2016: Wrist injury

Diyas at the 2016 Wimbledon

Diyas started the year playing at the Shenzhen Open, where she recorded her first win of the season against qualifier Zhang Kailin.[16] In the second round, she was eliminated by Kate?ina Siniaková.[50] In her next two tournaments, she was lost in the first round, at the Hobart International to Camila Giorgi and at the Australian Open to Madison Keys.[51][52] At the Qatar Open she was eliminated by Je?ena Ostapenko.[16]

In March, she traveled to the United States, first to play in the Indian Wells Open, where she beat Jamie Loeb in the first round, but could not beat Victoria Azarenka in the next round.[53] At the Miami Open, she defeated Olga Govortsova and Daria Gavrilova and went one round further, where Serena Williams eliminated her from the tournament.[54] On clay, she reached two second rounds, at the Internationaux de Strasbourg losing to Alla Kudryavtseva and then at the French Open losing to Simona Halep.[55]

Diyas suffered a wrist injury in round one of Wimbledon, where she lost to Anna-Lena Friedsam.[56] Later she underwent surgery.[19] She did not play in any tournaments in 2016 after that. As a result, she fell out of the top 100.[17]

2017: Return to tour, first WTA title

Diyas at the 2017 Wimbledon

Diyas' attempt to return from her injury started with a series of losses. She lost in the opening rounds of her first four tournaments of the season before scoring her first wins at the Blossom Cup in Quanzhou, reaching quarterfinals and losing to Zheng Saisai.[13] She then won her first ITF title since June 2014 in a $25K tournament in Nanning.[14] At the Zhengzhou Open, a WTA 125K tournament, she managed to reach the quarterfinals before losing to the first seed Peng Shuai.[16] At the Kunming Open $100K ITF tournament, she reached the final but lost to Zheng Saisai again. At the Kangaroo Cup in Gifu, she lost in the first round to Luksika Kumkhum. She then lost to another returning player Magdaléna Rybáriková twice, in Fukuoka and Surbiton.[13] Diyas then failed to qualify for the main draw of the French Open as she lost to Bethanie Mattek-Sands after defeating Sachia Vickery and Polona Hercog in the first two qualifying rounds.[16]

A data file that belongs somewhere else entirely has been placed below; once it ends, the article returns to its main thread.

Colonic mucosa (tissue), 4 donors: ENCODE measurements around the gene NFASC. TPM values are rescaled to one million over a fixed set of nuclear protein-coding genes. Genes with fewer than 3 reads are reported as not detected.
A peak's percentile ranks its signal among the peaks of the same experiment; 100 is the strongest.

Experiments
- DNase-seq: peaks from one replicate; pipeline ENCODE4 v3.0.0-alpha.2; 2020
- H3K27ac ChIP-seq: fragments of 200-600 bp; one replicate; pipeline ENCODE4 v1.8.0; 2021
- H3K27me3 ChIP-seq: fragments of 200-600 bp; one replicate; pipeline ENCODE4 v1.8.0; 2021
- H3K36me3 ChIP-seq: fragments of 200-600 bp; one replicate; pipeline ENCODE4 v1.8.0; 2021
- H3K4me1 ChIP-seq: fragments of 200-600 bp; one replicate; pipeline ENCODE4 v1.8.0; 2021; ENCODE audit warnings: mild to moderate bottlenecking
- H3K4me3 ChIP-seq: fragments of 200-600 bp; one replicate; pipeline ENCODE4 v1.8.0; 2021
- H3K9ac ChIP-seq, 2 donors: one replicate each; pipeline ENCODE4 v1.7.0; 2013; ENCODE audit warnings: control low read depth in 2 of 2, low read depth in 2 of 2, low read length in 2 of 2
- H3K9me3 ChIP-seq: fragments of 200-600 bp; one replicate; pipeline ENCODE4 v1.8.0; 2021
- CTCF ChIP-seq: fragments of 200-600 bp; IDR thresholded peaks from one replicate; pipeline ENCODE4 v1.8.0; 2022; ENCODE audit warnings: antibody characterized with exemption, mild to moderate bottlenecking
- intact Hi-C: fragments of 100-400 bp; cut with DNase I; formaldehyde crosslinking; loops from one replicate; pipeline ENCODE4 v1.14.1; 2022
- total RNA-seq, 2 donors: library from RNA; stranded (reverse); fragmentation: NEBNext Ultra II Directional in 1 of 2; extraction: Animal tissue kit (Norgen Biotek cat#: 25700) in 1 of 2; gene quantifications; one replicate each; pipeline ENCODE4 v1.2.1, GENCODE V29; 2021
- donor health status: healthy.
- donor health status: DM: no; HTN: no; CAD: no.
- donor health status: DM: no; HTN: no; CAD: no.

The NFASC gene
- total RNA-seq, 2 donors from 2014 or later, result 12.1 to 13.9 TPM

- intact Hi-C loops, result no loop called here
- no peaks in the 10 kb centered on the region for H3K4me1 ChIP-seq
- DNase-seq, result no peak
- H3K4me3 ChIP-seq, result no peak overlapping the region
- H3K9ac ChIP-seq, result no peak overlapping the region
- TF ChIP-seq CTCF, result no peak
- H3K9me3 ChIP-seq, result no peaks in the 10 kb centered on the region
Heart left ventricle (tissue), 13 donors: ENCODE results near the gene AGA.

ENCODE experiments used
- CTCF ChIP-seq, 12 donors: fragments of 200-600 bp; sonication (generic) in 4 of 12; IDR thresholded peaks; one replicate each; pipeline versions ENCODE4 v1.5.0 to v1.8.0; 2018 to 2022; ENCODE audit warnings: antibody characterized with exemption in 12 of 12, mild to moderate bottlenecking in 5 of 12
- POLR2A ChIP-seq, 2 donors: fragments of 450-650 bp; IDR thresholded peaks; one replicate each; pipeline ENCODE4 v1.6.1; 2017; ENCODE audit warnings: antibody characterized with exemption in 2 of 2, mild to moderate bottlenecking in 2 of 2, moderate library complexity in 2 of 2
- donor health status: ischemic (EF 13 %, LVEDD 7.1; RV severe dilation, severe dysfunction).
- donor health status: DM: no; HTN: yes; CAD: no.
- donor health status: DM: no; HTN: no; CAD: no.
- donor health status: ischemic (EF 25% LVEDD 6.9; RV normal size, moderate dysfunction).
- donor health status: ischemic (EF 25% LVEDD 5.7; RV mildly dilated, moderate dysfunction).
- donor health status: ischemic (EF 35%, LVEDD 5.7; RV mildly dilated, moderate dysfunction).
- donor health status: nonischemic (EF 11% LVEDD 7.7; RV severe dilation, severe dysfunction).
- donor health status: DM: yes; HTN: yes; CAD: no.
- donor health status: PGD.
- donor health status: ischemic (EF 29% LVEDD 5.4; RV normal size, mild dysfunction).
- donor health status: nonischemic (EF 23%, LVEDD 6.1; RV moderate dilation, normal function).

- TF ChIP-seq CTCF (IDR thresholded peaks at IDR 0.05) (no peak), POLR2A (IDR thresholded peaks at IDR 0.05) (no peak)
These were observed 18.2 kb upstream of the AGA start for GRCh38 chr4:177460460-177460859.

Diyas then won a $100K tournament, the Aegon Manchester Trophy, scoring victories against Emily Webley-Smith, Arina Rodionova, Magdalena Fr?ch, Naomi Broady and Aleksandra Kruni? without dropping a set.[57] At Wimbledon, Diyas was given a wildcard to the main draw. She won her first two matches against Han Xinyun and Arina Rodionova. She lost to another returning player, Petra Martic, in the third round.[58]

At the Japan Women's Open, Diyas won all her qualifying matches to reach the main draw. She went on to score victories against several higher-ranked players, namely local favourite Misaki Doi, top 30 player Zhang Shuai, compatriot Yulia Putintseva and defending champion Christina McHale to reach the final. She eventually beat fellow qualifier Miyu Kato to win her first ever WTA title.[59]

2018: Back as a top 100 mainstay and another injury